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But pois'nous streams must flow from pois'ned springs :
The priests were mortal, and mere men the kings.
What aid from monarchs, mighty to enslave?
What good from teachers, cunning to deceive ?
Allegiance gives defensive arms away ;
And faith usurps imperial reason's fway.

Let civil Rome, from faithful records, tell
What royal blessings from her Nero fell.
When those, prefer'd all grievance to redress,
Bought of their prince a licence to oppress;
When uncorupted merit found no place,
But left the trade of honour to the base.
See industry, by draining impoft curst,
Starve in the harvest, in the vintage thirst !
In vain for help th' insulted matron cries,
'Twas death in husbands to have ears and eyes :
Fatal were beauty, virtue, wealth, or fame
No man in aught a property could claim ;
No, not his sex : strange arts the monster try'd;
And Sporus, spight of nature, was his bride.
Unhurt by foes proud Rome for ages ftands,
Secure from all, but her protector's hands.
Recall your pow’rs, ye Romans, back again ;
Unmake the monarch, and ne'er fear the man.
Naked and scorn'd, see where the abject flies !
And once un-cæsar'd, foon the fidler dies.

Next holy Rome, thy happiness declare ;
While peace and truth watch round the sacred chair.

Peace!

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Peace !-which from racks and persecution flows !
Mysterious truths!-which every sense oppose !
That Göd made man, was all th' unlearn'd could reach :
That man makes God th' enlighten'd fathers teach.
Men, blind and partial, need a light divine :
Which popes new trim, and teach it how to shine.
Rude nature dreads accusing guilt, unknown
The balmy doctrine, that dead saints atone :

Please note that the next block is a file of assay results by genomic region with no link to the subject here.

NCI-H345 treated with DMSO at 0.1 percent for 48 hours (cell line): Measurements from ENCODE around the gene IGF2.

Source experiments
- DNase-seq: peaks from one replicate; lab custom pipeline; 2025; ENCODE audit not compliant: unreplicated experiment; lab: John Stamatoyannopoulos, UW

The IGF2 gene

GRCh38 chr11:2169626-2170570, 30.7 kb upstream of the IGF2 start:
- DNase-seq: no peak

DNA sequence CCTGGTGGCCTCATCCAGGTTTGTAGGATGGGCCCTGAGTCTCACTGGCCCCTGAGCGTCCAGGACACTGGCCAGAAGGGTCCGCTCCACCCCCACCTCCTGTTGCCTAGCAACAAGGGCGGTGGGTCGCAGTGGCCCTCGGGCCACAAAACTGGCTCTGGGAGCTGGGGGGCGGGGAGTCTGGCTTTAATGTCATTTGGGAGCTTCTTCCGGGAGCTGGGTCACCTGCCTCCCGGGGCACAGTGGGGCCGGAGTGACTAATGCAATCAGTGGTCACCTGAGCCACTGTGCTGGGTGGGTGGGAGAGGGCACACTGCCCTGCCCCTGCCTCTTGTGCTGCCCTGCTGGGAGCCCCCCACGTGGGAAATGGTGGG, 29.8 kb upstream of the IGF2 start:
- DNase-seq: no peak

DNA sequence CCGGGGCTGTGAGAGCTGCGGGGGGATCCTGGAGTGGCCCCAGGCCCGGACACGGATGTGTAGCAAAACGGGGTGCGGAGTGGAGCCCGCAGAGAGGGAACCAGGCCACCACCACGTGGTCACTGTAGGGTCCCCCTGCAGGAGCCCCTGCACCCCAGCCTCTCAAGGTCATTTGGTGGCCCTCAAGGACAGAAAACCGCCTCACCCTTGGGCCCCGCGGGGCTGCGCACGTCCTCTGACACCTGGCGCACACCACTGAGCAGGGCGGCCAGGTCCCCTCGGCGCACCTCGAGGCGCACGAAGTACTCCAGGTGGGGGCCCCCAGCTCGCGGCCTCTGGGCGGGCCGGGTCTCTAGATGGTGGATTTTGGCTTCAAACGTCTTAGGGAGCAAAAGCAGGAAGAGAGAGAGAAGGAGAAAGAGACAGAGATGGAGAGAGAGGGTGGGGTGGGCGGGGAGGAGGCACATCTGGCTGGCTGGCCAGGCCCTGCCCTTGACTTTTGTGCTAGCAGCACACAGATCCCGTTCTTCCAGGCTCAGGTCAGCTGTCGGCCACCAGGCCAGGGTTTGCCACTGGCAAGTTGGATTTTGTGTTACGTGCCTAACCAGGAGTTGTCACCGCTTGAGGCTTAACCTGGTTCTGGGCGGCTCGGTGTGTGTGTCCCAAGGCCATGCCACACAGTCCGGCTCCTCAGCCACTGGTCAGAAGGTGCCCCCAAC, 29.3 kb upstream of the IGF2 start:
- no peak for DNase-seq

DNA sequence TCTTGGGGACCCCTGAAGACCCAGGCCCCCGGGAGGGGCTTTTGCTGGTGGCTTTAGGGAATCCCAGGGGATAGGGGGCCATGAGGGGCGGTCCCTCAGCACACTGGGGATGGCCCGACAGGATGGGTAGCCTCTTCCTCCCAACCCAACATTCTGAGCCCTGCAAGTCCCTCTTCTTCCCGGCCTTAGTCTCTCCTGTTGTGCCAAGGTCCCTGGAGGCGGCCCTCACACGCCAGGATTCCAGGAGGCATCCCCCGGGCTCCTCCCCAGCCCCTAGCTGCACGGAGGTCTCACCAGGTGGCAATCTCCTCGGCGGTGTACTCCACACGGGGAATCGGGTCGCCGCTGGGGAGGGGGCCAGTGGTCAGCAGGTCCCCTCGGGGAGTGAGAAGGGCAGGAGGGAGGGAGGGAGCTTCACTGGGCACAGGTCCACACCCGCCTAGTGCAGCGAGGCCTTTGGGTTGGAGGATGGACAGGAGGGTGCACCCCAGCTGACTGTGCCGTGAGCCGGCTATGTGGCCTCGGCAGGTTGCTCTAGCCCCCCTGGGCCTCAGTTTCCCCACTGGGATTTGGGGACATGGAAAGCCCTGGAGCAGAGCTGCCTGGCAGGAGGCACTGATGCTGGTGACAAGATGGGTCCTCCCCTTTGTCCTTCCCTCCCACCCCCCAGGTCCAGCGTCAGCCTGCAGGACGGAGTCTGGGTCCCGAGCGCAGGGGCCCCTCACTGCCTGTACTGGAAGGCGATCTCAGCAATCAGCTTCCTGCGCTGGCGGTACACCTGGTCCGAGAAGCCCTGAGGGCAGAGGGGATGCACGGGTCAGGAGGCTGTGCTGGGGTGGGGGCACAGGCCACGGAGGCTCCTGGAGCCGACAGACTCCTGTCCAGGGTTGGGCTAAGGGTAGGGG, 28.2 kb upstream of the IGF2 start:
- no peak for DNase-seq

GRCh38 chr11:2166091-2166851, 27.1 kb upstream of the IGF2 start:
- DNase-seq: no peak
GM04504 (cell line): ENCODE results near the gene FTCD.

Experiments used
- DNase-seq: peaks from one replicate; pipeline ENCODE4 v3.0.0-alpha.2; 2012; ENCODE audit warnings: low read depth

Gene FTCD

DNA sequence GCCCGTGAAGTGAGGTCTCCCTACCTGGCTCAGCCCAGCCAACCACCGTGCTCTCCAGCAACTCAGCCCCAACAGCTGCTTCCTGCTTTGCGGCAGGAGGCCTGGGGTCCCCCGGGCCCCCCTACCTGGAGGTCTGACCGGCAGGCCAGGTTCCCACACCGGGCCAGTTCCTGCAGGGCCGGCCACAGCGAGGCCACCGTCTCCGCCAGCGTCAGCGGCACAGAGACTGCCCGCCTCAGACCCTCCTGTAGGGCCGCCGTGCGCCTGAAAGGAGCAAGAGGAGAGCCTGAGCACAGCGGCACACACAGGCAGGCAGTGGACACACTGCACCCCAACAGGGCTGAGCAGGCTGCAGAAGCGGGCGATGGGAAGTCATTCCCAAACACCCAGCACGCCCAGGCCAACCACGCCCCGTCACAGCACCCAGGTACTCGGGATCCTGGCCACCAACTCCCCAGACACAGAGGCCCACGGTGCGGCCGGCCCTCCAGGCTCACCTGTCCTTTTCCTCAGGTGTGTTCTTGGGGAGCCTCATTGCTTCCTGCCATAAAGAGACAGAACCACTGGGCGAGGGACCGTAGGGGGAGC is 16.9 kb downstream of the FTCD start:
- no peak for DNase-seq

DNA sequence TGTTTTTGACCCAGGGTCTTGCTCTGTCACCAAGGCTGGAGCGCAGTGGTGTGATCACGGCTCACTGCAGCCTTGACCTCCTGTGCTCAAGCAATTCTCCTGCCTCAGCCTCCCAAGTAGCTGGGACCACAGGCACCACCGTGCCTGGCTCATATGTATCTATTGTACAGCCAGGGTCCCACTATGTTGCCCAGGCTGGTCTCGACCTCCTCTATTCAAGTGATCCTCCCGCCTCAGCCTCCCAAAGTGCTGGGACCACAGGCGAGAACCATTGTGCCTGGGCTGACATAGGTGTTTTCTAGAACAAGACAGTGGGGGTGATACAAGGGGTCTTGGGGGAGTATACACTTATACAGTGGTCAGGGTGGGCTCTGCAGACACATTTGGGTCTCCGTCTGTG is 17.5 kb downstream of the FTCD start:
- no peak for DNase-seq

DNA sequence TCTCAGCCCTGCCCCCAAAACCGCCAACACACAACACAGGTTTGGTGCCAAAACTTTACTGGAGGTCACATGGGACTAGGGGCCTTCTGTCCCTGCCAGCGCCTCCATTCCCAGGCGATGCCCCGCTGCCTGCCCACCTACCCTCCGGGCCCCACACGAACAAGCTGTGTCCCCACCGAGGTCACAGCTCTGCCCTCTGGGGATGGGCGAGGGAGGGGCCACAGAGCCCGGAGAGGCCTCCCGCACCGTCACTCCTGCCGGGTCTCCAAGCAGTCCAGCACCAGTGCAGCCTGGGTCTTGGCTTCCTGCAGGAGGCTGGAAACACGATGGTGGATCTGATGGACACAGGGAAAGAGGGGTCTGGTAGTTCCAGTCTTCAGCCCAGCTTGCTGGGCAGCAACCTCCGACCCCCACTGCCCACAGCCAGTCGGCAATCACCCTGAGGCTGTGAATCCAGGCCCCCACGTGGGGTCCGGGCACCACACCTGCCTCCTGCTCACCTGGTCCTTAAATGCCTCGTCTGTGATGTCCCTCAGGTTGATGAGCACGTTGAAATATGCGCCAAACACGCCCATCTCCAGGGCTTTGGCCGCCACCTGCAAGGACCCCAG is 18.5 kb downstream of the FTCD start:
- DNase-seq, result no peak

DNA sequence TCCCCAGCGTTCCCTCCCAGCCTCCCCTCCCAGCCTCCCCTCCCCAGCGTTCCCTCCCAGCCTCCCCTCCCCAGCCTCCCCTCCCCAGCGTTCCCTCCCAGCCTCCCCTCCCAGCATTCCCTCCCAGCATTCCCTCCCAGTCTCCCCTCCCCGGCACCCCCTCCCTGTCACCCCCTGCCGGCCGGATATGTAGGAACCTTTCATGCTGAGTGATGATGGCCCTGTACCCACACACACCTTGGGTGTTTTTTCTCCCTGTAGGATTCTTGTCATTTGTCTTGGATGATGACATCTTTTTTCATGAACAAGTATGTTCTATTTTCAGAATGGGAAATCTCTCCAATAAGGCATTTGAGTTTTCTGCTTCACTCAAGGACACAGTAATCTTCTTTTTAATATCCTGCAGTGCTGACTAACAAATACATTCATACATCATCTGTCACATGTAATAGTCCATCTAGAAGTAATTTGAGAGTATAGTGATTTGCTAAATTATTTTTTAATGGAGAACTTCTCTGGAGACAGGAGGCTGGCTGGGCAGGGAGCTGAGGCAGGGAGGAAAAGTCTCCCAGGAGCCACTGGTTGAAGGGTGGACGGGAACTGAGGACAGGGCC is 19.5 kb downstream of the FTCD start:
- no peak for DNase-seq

The careful pontiff, merciful to save,
Hoards up a fund of merit from the grave;
And righteous hands the equal balance hold,
Nor weigh it out but to juk sums of gold.
Sole judge, he deals his pardon, or his curse ;
Not heav'n itself the sentence can reverse:
Grac'd with his scepter, aweful with his rod,
This man of fin afurps the seat of God;
Disarm'd and unador'd th' Almighty lies,
And quits to saints his incense, and his skies :
No more the object of our fears, or hope ;
The creature, and the vaffal of the pope.
“ From fanes and cities scar'd, fly fwift away !"
-To the rude Lybian in his wilds a prey.
" The blood-fiain'd sword from the fell tyrant wrest.!
-Thousands unsheath'd shall threat thy naked breast.
" The dogmatists imperious aid disdain !!
- So fink in brutish ignorance again.
“ Is there no medium? must we victims fall
" To one man's Lust, or to the RAGE of all ?

« Is reason doom'd a certain slave to be,
To our blind Passions, or a priest's Decree?”
Hail happy Albion ! whose diftinguish'd plains
This temp'rate mean, fo dearly earn'd, maintains !
Senates, (the will of individuals check’d)
The strength and prudence of the realm collect,
Each yields to all; that each may thence receive
The full assistance, which the whole can give.
For this, thy patriots lawless pow'r withstood,
And bought their children's charter with their blood;
While reverend years, and various letter'd age,
Difpaffion'd open the mysterious page;
Not one alone the various judgment sways,
But prejudice the general voice obeys :